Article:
The combination of X-ray crystallography and rapid cryo-trapping methods has enabled the visualization of catalytic intermediates in a variety of enzyme systems. However, the resolution of the X-ray experiment is not always sufficient to precisely place the structure on the reaction pathway. In addition, many trapped intermediates are X-ray-sensitive and can decay during diffraction data collection, resulting in a final structure that may not be representative of the initial trapped species. Complementary methods, such as single-crystal spectroscopy, provide a means to precisely identify the cryo-trapped species as well as detect any X-ray-induced changes during diffraction data collection.
- diffraction data collection
- electron-density map
- enzyme system
- intermediate trapping
- single-crystal spectroscopy
- X-ray crystallography
There have been considerable advances in the last 10 years in both the demand for and availability of instrumentation for the spectroscopy of protein crystals and, more recently, nucleic acid crystals. This has been driven by two factors. The first is the observation that many enzymes are capable of catalytic turnover when in the crystalline state, even at the extremes of pH, high viscosity and high ionic strength that are common in crystal stabilizing solutions [1,2]. Owing to the combination of restrictions the crystalline lattice places on protein breathing motions, the different microenvironments experienced by crystallographically independent active sites and the composition of the crystal stabilizing solution, catalysis is often slowed down in the crystal relative to solution. This can enable the build-up of species that are normally extremely transient. Rapid cooling of the crystal to 100 K effectively arrests the reaction, trapping the intermediate species ready for X-ray structure determination . Single-crystal spectroscopy is a vital tool to both follow the course of the reaction in the crystal and determine the optimal moment for cryo-trapping to catch the highest population of the desired intermediate. It can also aid in the assignment of a structure to a particular point on the reaction pathway in cases where the final electron density is ambiguous.
The second factor in the development of single-crystal spectroscopy is the increasing recognition that X-rays can cause rapid changes in redox state and structure during routine X-ray data collection, even at low absorbed X-ray doses [3,4]. These fast X-ray-induced changes are of particular relevance to the structural enzymology community, who seek to probe enzyme function and mechanism through the structures of trapped intermediates. These changes can occur long before the classical signs of X-ray damage, such as loss of diffraction quality, become evident . In addition, owing to their electrophilic nature, enzyme active sites are often the first targets of X-ray-induced changes. This is particularly true for those containing redox-active centres such as metals or cofactors. In addition, heavy atoms, such as metals or phosphate, bound at active sites have a higher probability of absorbing incident X-rays that can then be re-emitted, causing local damage [6,7]. Low-dose X-ray damage has been shown to have a variety of effects, including redox changes in both metals and organic cofactors [5,8] and breakage of radiation-sensitive bonds in both protein and ligands [9,10]. If detected, these X-ray-induced changes can either be minimized by the careful design of diffraction data collection strategies or exploited to drive catalysis and trap intermediate species that would be otherwise unobservable [8,11].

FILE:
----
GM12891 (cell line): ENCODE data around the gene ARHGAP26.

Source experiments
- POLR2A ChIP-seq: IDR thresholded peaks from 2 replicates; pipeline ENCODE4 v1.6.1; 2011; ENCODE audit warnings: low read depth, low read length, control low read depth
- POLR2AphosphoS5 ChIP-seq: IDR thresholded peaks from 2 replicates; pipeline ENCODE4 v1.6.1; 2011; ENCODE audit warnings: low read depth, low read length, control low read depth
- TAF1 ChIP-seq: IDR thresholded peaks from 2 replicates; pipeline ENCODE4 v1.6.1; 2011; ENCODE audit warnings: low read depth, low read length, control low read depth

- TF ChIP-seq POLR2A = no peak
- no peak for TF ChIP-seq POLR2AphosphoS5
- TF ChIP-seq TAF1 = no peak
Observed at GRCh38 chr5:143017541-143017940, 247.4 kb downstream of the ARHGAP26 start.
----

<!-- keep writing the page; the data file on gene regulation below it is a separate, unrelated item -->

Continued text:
A wide range of spectroscopic instruments have now been made available to the structural biology community. These include instruments for optical spectroscopy, such as UV–visible absorption, fluorescence, (resonance) Raman and IR spectroscopies, as well as EPR and EXAFS spectroscopies (Table 1). This variety, particularly the addition of vibrational spectroscopic methods, means that single-crystal spectroscopy is no longer restricted to systems possessing a visible chromophore. Several of these systems are located at synchrotron sources and are available as a user resource (Table 2).
Here, we review the use of single-crystal spectroscopy to track enzyme catalysis in the crystal and discuss several examples of the recent use of single-crystal spectroscopy to identify trapped intermediates as well as to follow changes in redox state during X-ray exposure. We also discuss new developments in the instrumentation available for single-crystal spectroscopy at synchrotron sources.
Tracking and trapping intermediates in the crystal
As long as there are no large conformational changes in the enzyme related to catalysis, most enzymes are able to undergo catalytic turnover in the crystal without disruption of the lattice and loss of diffracting power. However, this requires the enzyme active site to be accessible to solvent, i.e. not blocked by a crystal contact. Useful information can still be obtained in such cases, but the use of more traditional methods such as co-crystallization with substrates, products or analogues is required. Single-crystal spectroscopy can still be useful in these cases to provide additional information to identify serendipitously trapped species when the resolution of the electron-density map is insufficient to do so; however, we will not discuss this further in the present review. If multiple crystal forms are available, it is often worth investigating all of them, as the distinct packing interactions may stabilize different stages of catalysis [12,13].